Frequently Asked Questions Regarding Procurement Data

Question 1.  What is the difference between the Federal Procurement Data System (FPDS) and

Answer:  The Federal Procurement Data System (FPDS) is the real-time, relational database that serves the government acquisition community as the authoritative source of contract information. It contains summary level data that is used for policy and trend analysis. Because contracts change over time and FPDS is a real-time, relational database, the numbers change in FPDS every day.

It is complicated to explain to someone not familiar with the contract process, why the numbers would change so often in FPDS. In an attempt to provide consistency, OMB accepted the design for and decided to use a static approach to the spending website.  This means the data is presented in simple charts and graphs that do not change - until the next upload is done.  The Federal Funding Accountability and Transparency Act requires an update every 30 days.

Question 2.  Is there a cut off date by when the last data upload is done for a completed fiscal year?

Answer:  The Federal Acquisition Regulation (FAR) requires all agencies certify to their previous fiscal year data for completeness and accuracy by January 5.

See FAR 4.604 at:

The FAR states:
(c) The chief acquisition officer of each agency required to report its contract actions must submit to GSA, in accordance with FPDS guidance, by January 5, an annual certification of whether, and to what degree, agency contract action report (CAR) data for the preceding fiscal year is complete and accurate.

Because FPDS is a relational database, there is no cut-off date by which an agency can add, delete, modify, or correct a contract action in FPDS. The government will record the modification in the year it occurs of course. But the agency can amend contracts going back to 1980 if the contract is still active (and some agencies have contracts over 50 years old). We designed FPDS to allow the data to reflect the contract's current state.

Question 3:  Is the OMB procurement data as current or complete as that found on's?

Answer:  There is no other OMB procurement data other than that found in the Federal Procurement Data System (FPDS) and used in FPDS provides real-time data from the agencies and it is validated on an annual basis. FPDS is more complicated to use.'s benefit is in providing easy to access charts and graphs.

Question 4:  Is the only website with relatively up-to-date and searchable data?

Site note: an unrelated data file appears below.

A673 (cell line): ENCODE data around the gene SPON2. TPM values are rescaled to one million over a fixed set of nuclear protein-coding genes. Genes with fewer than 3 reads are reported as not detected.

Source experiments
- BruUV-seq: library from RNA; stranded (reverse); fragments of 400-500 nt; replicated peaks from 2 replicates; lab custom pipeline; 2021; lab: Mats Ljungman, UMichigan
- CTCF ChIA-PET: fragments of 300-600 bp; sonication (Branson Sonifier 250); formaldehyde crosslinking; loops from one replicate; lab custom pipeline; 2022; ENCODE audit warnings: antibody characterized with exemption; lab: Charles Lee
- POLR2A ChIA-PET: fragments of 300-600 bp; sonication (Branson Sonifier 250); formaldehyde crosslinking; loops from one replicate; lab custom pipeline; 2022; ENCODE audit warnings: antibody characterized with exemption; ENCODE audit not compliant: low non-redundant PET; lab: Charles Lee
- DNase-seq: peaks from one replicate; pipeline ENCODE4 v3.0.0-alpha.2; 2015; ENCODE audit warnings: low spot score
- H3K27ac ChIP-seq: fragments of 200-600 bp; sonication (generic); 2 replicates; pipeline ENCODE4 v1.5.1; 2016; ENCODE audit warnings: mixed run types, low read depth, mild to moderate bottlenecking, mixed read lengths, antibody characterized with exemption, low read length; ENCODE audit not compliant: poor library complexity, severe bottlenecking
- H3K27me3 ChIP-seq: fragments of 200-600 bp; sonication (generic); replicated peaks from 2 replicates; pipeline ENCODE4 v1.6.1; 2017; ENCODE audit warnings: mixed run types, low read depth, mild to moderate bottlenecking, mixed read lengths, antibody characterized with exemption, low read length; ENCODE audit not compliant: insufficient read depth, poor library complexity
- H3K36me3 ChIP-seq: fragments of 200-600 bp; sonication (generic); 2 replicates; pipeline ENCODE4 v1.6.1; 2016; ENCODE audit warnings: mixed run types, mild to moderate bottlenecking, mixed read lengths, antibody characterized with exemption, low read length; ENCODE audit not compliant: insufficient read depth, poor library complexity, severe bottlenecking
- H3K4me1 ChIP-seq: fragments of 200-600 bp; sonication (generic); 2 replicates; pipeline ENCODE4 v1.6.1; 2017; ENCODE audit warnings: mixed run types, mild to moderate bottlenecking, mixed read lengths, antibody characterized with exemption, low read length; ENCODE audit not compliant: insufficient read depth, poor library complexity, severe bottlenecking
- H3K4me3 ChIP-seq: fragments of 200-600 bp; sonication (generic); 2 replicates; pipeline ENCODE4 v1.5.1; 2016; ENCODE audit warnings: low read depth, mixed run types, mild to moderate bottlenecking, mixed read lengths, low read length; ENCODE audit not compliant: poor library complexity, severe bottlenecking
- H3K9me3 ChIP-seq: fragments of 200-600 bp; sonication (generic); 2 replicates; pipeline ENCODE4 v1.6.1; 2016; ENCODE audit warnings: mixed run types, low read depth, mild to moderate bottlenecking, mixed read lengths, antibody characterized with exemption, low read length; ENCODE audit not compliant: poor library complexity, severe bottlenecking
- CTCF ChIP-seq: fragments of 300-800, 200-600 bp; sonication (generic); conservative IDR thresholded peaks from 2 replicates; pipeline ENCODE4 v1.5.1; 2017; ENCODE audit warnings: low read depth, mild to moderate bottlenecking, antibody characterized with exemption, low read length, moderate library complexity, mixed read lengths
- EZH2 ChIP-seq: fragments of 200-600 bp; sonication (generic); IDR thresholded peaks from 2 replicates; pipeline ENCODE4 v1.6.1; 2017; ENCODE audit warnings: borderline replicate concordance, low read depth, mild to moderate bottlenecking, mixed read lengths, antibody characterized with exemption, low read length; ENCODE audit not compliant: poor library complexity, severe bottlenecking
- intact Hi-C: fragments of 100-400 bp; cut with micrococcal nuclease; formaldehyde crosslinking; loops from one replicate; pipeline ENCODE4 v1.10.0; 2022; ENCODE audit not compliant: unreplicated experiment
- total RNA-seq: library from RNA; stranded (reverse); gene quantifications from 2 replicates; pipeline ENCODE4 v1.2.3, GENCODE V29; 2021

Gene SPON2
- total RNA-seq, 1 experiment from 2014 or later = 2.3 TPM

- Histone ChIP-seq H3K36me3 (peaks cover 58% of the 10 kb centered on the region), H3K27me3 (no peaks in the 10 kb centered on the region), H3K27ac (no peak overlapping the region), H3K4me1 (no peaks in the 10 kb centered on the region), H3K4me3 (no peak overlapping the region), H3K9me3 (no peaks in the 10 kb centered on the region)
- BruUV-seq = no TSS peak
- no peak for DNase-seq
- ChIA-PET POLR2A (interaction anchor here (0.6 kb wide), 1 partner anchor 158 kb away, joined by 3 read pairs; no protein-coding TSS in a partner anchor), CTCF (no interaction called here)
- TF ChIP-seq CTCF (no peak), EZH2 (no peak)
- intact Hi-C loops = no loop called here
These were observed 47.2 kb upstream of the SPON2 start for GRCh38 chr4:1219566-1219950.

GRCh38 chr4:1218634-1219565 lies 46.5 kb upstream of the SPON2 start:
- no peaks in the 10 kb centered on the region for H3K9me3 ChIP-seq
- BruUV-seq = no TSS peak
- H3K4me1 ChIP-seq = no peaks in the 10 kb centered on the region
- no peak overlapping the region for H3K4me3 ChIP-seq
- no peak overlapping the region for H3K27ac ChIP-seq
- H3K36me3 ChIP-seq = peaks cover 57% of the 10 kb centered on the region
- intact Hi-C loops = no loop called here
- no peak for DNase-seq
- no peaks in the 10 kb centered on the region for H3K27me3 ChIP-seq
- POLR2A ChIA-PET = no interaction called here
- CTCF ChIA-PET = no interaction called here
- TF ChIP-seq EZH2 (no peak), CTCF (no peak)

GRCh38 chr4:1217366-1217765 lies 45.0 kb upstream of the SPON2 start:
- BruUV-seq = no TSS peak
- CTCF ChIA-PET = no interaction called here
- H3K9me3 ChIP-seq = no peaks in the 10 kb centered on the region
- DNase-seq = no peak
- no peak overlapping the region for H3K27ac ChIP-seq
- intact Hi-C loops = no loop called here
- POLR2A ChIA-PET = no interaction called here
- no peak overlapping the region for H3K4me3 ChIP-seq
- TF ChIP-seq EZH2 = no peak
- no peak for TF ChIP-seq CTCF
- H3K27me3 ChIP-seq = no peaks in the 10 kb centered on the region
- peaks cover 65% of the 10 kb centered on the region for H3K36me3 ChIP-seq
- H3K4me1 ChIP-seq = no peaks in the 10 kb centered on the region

Answer:  No. is a consumer of the authoritative source for contracting data found in Federal Procurement Data System (FPDS). FPDS data is available to the public as well and can be seen at: FPDS requires a minor registration consisting of an email, but anyone is invited to become a public user.

The contracting data in FPDS is complete, timely, and validated annually. The data used in is taken from FPDS on a monthly basis and manipulated into static reports to provide the data in a more user-friendly format for anyone not familiar with the contracting jargon and/or process.

Question 5:  Can an agency post a complete contract award online?

Answer:  If the agency has an electronic copy of a contract they can post them on a website.  However there are several factors that must be considered before this occurs.

  1. The Freedom of Information Act (FOIA) process is used to determine what information should be provided to a requestor.  It provides a process used to review and remove any information that might be proprietary, classified, sensitive, or personal in nature.
  2. With respect to contracts, there are several agencies that post their contract award documents in their FOIA Reading Rooms if the contract has been requested at least three times and a redacted copy is available in an electronic format.
  3. In addition, we know of one agency posting contracts online immediately because they make purchases using published catalogs and the prices are exactly the same.
  4. A contracting officer desiring to post contracts online could establish the Request For Proposals (RFP) in such a way to ask the offerors in their proposals to segregate anything that the vendor feels is proprietary keeping it in its own section or attachment of the RFP.  This would enable the majority of the contract to be posted online immediately.  If a FOIA is requested for the remainder of the contract, review and redaction would be made simpler by looking over just the section or attachment not posted initially.
  5. A study was conducted on this topic in 2004.  The 15 page paper is available at the following:

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